Intellegens and Optibrium announce success in the Open Source Malaria global initiative

Intellegens, an artificial intelligence (AI) start-up, and, Optibrium™, leading providers of software and services for drug discovery, today announced joint success in the Open Source Malaria (OSM) global initiative aimed at identifying the best predictive models for antimalarial compounds. Together, the companies developed one of the top models, deploying a cutting-edge deep neural network algorithm, Alchemite™, to accurately predict active compounds with novel mechanisms of actions that could be critical to future malaria control and elimination. As one of four prizewinning models selected, the project will now progress through the next phase of the initiative that includes the proposal of new compounds that are predicted to be active, for synthesis and testing against the malaria parasite.

Intellegens and Optibrium announce success in the Open Source Malaria global initiative
Part of successful team - Dr Benedict Irwin, Optibrium (left) and Dr Tom Whitehead, Intellegens (right)

Founded in 2012 by Professor Matthew Todd, Chair of Drug Discovery at University College London, the OSM consortium aims to find a new medicine for the treatment of malaria, which is formally recognized as a neglected tropical disease by the World Health Organization. Over the past six years, OSM has brought together an international team of researchers who design, synthesize and test new antimalarial candidates that they hope will demonstrate potent activity against Plasmodium falciparum, the deadliest species of the malaria-causing parasite, in vitro and in vivo. The work is published on an open access online platform (https://github.com/OpenSourceMalaria/Series4_PredictiveModel/issues/18).

In the latest phase of the initiative, Intellegens’ predictive modelling platform Alchemite, applied by Optibrium, has been commended for its ability to predict active compounds with a novel mechanism of action. Alchemite has shown to significantly improve the accuracy of the predictions and outperform conventional quantitative structure-activity relationship (QSAR) models and other well-known approaches, thereby reducing research and development costs associated with the unneeded synthesis of inactive compounds.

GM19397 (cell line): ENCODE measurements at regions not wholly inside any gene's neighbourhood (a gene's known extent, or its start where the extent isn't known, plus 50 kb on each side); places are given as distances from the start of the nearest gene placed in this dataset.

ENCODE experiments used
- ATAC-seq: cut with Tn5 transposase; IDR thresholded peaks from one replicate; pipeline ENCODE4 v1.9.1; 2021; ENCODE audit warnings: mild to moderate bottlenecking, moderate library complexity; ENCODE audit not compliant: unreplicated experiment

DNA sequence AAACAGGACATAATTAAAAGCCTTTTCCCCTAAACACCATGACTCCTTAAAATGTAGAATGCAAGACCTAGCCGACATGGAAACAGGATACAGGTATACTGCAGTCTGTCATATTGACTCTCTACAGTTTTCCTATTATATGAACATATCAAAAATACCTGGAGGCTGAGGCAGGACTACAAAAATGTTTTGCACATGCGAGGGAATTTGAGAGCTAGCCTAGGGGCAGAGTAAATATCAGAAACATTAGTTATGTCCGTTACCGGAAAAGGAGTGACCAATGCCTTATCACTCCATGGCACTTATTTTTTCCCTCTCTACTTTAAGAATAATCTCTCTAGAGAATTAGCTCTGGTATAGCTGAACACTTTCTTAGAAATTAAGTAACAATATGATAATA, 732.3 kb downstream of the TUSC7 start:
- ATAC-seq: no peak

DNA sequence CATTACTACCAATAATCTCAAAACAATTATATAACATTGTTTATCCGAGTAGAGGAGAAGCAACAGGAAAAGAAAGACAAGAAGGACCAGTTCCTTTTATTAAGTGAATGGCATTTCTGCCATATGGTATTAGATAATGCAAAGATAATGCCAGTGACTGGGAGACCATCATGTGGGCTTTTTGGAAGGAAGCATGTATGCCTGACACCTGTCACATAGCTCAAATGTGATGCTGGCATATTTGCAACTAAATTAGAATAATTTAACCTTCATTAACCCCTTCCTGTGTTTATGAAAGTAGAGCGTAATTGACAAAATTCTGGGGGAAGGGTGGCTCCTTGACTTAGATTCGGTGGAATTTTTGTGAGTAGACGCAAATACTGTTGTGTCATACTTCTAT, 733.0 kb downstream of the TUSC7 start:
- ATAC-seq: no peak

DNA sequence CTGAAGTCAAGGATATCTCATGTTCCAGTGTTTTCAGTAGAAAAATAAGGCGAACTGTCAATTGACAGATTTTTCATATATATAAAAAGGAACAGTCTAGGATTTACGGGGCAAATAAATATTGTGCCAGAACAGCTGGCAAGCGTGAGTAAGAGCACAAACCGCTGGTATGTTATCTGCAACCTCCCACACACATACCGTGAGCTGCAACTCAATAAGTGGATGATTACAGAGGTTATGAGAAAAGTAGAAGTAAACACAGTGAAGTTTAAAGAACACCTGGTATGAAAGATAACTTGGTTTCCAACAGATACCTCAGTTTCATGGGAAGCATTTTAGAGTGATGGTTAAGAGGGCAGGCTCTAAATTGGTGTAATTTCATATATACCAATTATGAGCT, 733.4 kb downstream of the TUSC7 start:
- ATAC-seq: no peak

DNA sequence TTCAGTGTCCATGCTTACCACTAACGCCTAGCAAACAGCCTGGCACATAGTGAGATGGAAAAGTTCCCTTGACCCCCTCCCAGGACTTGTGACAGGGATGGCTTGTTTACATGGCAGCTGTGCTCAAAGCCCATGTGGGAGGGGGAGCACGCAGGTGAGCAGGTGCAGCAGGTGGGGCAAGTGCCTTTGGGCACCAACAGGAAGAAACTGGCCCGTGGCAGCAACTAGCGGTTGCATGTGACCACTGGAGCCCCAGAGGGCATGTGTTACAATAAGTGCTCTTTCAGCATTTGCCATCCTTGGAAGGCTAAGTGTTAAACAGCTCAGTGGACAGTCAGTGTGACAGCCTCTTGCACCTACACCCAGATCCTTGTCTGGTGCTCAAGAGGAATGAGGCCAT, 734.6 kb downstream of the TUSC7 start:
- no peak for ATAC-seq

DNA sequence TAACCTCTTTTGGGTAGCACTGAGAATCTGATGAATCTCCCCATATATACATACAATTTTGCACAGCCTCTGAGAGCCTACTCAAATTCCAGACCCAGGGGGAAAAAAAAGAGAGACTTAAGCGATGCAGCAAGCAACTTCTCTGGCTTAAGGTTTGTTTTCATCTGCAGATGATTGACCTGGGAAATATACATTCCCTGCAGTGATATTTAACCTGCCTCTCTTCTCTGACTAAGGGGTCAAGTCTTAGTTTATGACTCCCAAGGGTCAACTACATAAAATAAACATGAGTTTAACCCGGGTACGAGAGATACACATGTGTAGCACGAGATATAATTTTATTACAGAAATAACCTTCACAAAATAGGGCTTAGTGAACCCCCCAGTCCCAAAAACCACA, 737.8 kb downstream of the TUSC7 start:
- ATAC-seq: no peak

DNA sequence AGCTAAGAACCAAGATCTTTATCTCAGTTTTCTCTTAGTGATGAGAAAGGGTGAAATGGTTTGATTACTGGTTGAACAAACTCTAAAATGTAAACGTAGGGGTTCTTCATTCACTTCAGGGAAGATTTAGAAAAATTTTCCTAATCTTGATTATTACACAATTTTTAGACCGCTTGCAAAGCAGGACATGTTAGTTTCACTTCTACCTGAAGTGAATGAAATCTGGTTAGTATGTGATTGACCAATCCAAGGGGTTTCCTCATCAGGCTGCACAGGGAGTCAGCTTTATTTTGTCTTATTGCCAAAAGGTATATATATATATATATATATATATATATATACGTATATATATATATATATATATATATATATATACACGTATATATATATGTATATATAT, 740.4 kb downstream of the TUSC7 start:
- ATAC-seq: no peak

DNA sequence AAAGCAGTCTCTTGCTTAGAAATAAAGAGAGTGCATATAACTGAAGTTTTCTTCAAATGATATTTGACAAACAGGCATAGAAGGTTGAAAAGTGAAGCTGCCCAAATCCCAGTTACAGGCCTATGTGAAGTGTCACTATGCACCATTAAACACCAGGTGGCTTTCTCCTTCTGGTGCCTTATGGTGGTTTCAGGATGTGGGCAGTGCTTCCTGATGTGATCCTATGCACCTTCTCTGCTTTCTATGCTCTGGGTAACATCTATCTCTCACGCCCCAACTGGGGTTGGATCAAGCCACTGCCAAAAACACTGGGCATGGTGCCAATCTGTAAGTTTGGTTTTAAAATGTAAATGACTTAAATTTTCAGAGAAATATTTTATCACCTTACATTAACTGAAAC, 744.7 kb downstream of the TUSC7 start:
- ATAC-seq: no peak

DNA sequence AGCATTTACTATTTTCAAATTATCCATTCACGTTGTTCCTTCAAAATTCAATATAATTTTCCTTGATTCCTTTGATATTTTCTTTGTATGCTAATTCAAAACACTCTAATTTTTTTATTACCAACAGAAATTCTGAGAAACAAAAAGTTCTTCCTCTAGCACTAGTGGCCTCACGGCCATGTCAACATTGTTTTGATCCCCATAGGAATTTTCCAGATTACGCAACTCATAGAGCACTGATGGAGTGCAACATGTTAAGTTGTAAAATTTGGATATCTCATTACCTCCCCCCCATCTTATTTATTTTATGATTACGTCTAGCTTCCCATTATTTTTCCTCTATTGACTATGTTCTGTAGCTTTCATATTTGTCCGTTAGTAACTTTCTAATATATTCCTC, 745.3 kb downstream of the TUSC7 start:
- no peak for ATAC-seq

Dr Tom Whitehead, Machine Learning Scientist at Intellegens, commented:

Alchemite demonstrates real-world applicability and has the potential to provide accurate predictions for problems in drug discovery, such as finding active compounds that can counteract tropical diseases like Malaria.”

Dr Benedict Irwin, Senior Scientist at Optibrium, said:

In order to combat the increasing incidences of resistance to antimalarial medication, it is essential to discover new compounds with novel mechanisms of action. We have previously seen that the Alchemite method can add significant predictive value across a range of projects and data sets both large and small. The Open Source Malaria data set was a new challenge and we are thrilled that our partnership with Intellegens has been recognized by the consortium and we look forward to progressing to the next phase of the initiative.”

Professor Matthew Todd, Founder of the OSM consortium, added:

It's frequently the case in infectious disease drug discovery that we're working without knowledge of the mechanism of action. This so-called phenotypic drug discovery can make it a challenge to see the patterns in the data in order to predict what to make next. I hope that new developments in AI and machine learning (ML) can help us to make our research more predictive and hence more efficient. The recent competition in Open Source Malaria, where teams openly contributed models to improve a promising series of antimalarials, suggests that new AI/ML technologies have enormous promise. Congratulations to the Optibrium/Intellegens team for contributing one of the best models, using Alchemite. We're excited by the new molecules that were suggested because they are not ones that we would necessarily have thought of ourselves. We're now making them in the lab.”

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